Presentation on theme: "PROGRAMMING & ORGANIZATION OF STRENGTH TRAINING FOR ATHLETES Mike Durand, CSCS, SCCC."— Presentation transcript:
PROGRAMMING & ORGANIZATION OF STRENGTH TRAINING FOR ATHLETES Mike Durand, CSCS, SCCC
RULE # 1 KEEP IT SIMPLE
Determining Factors in Program Design Optimal Training vs. Real World Training Which one works for you?
Determining Factors in Program Design Weight Room Size: (Useable Square Footage) What you want to accomplish/What you can accomplish? Equipment Availability: What you have/What you need? How many athletes can you train at one time? Age and training maturity of athletes?
Time Constraints are always an issue no matter what level you coach at. Know how long the workout takes and be realistic when designing programs. Equip your weight room with equipment that allows you to train a group of athletes effectively and efficiently.
A) General Warm Up B) Torso Training C) Specific Warm Up D) Olympic/Explosive Movements E) Multi-Joint Strength Movements F) Unilateral Lower/Upper Body Movements G) Make sure you have equal volume for Pressing/Pulling Movements as well as for Hip/Leg Push Movements and Hip Ext. Movements. H) Pre-habilitation Movements
General Warm Up PRE-STRENGTH TRAINING (IN WEIGHT ROOM) GENERAL WARM UP: The general warm up must involve as many large muscles and joints as possible. It should stimulate your blood flow, raise the temperature of deep muscle tissue, and loosen supportive tissue in your joints. The general warm up will improve your focus and performance during training, as well as prevent injury. JUMP ROPE – Two Feet, One Foot, Alternating Feet, etc. All done for time, 30 – 60 sec. each. Use different drills that total 3 to 5 minutes for time. SPEED LADDERS – Linear, Lateral - Two Feet, One Foot, Hops etc. Two reps of each movement. Choose five to ten different movements for a warm-up. HURDLE MOBILITY – Use Five or Six Hurdles for mobility drills, choose three to five different movements, go through each movement twice. Over; Over and Under; etc. MEDICINE BALL – Use Medicine ball as warm-up and/or for Torso Training. For Warm Up: Use Med Ball in a Dynamic manner. Giant Circles, Good Mornings, Russian Twist, Squats, Overhead Side Bends, Overhead Squats, Lunges, ect. Medicine Ball Warm-up is great because it also incorporates the upper body. DYNAMIC MOVEMENT – This will depend on space available and size of group. Dynamic Movement through a full range of motion, can be done standing in a stationary space using dynamic movements such as spiderman, iron cross, stationary lunges, leg swings, pogo jumps, straight leg lifts, (Stationary Dynamic Drills).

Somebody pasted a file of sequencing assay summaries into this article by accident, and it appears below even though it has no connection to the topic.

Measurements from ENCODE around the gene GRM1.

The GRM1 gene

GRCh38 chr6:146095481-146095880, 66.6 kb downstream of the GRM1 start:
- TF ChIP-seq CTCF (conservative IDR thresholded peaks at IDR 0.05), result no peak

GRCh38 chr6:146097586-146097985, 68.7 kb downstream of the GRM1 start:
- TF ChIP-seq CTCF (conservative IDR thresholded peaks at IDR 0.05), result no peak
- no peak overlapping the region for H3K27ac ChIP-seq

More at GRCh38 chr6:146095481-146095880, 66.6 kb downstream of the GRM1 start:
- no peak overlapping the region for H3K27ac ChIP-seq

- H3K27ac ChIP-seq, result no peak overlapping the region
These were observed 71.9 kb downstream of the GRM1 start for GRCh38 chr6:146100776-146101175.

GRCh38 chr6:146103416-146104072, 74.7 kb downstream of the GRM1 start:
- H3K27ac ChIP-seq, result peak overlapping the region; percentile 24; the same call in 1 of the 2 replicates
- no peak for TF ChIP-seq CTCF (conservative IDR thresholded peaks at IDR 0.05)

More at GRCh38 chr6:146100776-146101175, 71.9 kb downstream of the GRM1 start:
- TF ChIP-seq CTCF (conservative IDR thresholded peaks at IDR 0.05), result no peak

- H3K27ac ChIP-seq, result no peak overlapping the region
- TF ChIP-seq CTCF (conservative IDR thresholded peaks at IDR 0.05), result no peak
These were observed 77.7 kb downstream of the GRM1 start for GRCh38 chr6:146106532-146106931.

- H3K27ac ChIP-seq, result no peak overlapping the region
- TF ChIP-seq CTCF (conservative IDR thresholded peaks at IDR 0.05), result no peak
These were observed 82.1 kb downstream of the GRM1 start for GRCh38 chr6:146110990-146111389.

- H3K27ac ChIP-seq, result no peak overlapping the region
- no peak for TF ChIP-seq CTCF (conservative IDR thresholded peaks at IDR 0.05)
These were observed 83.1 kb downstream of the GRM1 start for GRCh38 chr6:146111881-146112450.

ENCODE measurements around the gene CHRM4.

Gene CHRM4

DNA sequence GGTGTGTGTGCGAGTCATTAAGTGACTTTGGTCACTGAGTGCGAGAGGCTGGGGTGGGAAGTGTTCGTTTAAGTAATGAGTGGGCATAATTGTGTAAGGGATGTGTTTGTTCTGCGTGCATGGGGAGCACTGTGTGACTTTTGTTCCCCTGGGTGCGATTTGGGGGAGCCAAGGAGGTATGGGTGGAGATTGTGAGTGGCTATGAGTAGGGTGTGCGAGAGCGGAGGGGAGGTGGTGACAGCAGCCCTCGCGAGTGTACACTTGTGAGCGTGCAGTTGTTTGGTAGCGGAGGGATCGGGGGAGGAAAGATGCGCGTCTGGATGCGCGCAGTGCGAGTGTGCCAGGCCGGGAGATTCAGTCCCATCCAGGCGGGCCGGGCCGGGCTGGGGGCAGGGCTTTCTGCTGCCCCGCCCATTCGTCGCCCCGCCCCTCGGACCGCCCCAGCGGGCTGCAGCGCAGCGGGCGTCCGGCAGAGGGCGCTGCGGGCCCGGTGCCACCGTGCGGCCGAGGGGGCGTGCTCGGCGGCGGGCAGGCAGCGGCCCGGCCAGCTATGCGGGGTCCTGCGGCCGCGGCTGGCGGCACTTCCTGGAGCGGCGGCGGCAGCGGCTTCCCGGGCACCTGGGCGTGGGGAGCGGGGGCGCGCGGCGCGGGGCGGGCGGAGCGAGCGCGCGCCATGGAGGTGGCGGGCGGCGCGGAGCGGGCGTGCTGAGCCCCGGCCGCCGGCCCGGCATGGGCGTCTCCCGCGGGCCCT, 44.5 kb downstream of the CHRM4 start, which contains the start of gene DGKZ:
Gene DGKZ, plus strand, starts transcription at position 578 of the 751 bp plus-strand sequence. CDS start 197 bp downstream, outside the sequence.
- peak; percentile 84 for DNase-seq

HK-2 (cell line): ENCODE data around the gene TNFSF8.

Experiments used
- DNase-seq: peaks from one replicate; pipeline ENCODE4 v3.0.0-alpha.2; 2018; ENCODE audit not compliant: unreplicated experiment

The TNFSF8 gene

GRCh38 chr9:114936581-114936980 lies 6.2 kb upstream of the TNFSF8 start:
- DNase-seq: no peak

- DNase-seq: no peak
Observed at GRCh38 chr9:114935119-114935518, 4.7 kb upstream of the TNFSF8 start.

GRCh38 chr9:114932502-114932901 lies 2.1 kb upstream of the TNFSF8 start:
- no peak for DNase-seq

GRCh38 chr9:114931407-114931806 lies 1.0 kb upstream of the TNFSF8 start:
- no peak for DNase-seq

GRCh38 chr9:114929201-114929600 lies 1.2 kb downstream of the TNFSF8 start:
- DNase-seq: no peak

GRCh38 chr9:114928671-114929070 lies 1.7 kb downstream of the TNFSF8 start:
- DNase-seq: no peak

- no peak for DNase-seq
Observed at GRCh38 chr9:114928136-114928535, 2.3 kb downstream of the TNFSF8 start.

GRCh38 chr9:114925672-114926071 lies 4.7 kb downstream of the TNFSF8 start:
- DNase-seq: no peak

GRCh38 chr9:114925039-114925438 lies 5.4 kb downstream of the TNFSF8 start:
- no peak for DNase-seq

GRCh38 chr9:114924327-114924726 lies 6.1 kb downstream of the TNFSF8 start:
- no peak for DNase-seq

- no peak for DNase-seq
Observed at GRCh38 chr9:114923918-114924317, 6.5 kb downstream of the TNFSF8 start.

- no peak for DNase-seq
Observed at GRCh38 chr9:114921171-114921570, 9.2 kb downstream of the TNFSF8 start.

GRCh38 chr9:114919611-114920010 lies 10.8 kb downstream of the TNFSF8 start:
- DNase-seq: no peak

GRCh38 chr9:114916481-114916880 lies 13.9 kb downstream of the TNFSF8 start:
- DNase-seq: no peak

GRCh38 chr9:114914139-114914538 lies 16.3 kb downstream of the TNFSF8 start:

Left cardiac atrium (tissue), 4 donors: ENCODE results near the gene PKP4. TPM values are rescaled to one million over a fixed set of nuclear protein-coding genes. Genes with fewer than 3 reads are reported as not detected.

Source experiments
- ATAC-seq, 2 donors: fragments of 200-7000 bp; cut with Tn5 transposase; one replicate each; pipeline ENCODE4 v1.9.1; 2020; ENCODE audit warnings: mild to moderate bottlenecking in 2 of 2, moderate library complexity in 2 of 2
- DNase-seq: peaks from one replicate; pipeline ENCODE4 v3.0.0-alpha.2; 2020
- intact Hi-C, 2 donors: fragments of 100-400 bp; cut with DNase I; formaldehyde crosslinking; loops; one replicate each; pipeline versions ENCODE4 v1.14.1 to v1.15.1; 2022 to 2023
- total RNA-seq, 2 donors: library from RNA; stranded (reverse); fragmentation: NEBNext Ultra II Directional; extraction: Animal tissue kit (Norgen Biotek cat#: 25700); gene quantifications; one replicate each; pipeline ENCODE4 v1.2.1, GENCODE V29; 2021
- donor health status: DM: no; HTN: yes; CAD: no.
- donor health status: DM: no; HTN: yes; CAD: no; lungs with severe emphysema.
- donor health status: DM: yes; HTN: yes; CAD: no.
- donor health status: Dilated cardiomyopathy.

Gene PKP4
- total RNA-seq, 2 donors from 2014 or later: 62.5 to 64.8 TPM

Torso Training (Core) Strengthening the torso is paramount in improving physical performance. Developing a strong torso prevents injuries, increases body control and enhances execution of core lifting exercises, thus improving performance during competition. We include a comprehensive torso program that addresses five dimensions of movement on a daily basis.
Torso: Five Dimensions of Movement Flexion Extension Lateral Flexion Rotation Stabilization
Specific Warm Up SPECIFIC WARM UP: The second portion of the warm up, is often overlooked despite its immediate benefit to your physical training. Specific warm up resembles the training activity, and is sometimes called preliminary practice. This preliminary practice conditions your muscles so they work in an appropriate fashion and at an appropriate time. During specific warm-up, you are reviewing the sensory cues which activate complex coordination of muscles and joints. The more complex the movement you wish to practice, the greater the benefit from specific warm-up. Vern Gambetta
Clean Complex Clean Grip High Pull Clean Grip Muscle Snatch Squat to a Press Good Morning Bent Over Row Snatch Complex Snatch Grip High Pull Snatch Grip Muscle Snatch Snatch Grip Press Overhead Squat Snatch Grip RDL Specific Warm Up Examples: Bar Complex w/empty bar Specific Warm Up Examples: Bar Complex w/empty bar Use 1 set of 3 – 6 reps for each movement within the complex for Specific Warm Up *Remember Warm Up, Dont Wear Out.
Specific Warm Up Examples: Bar Complex w/empty bar Clean Complex Video Snatch Complex Video
Power before Strength Olympic/Explosive Movements First -High CNS involvement, Highly technical. -Olympic Lifting is a functional training method that develops power and athleticism in athletes. -Never more than 5 reps/set. -More than 5 reps/set will lead to technical breakdown, decrease in force production and a decrease in the rate of force production.
Olympic Movements allow for great transfer from training…
Remember we are training Athletes not Olympic Lifters…. Use Olympic movements as a means to an end, not an end within itself.
If you cant teach/dont want to use Olympic Movements, use Medicine Ball throws and Explosive Jumps in place of/in addition to Olympic Movements for your Explosive development. Kneeling Med Ball ThrowsStanding Long Jumps Video
Ground Based/Multi-Joint Strength Movements - Movements that are performed with the athletes feet on the ground are more productive than movements performed while sitting or lying down. -Training with your feet on the ground requires the athlete to stabilize their own body structure which in turn increases proprioception and strengthens stabilization muscles reducing the risk of injury. -Movements that work more than one joint at a time are the most productive for athletes. -Athletic skills require multiple joint actions timed in the proper neuromuscular recruitment patterns.
Ground Based/Multi-Joint Strength Movements cont. -Three Dimensional Movements Athletic skills involve movement in three planes simultaneously: -side to side -up and down -forward and backward We must develop functional strength in all three planes. This can only be done with FREE WEIGHTS!
Unilateral Lower Body Strength Movements -Single Leg Strength Development is one of the most important factors to improving athletic performance and injury prevention. -Double Leg Strength does not translate into single leg strength if the athlete is untrained in single leg strength movements. -Single Leg Movements force gluteus muscles and pelvic stabilizers to work independently compared to a double leg movement.
Single Leg Strength Progression Split Squat Single Leg Bench Squat Single Leg Squat Use each movement 2 – 3 weeks before progressing to the next movement. Always start with the most stable single leg movements before progressing to more advanced unstable movements.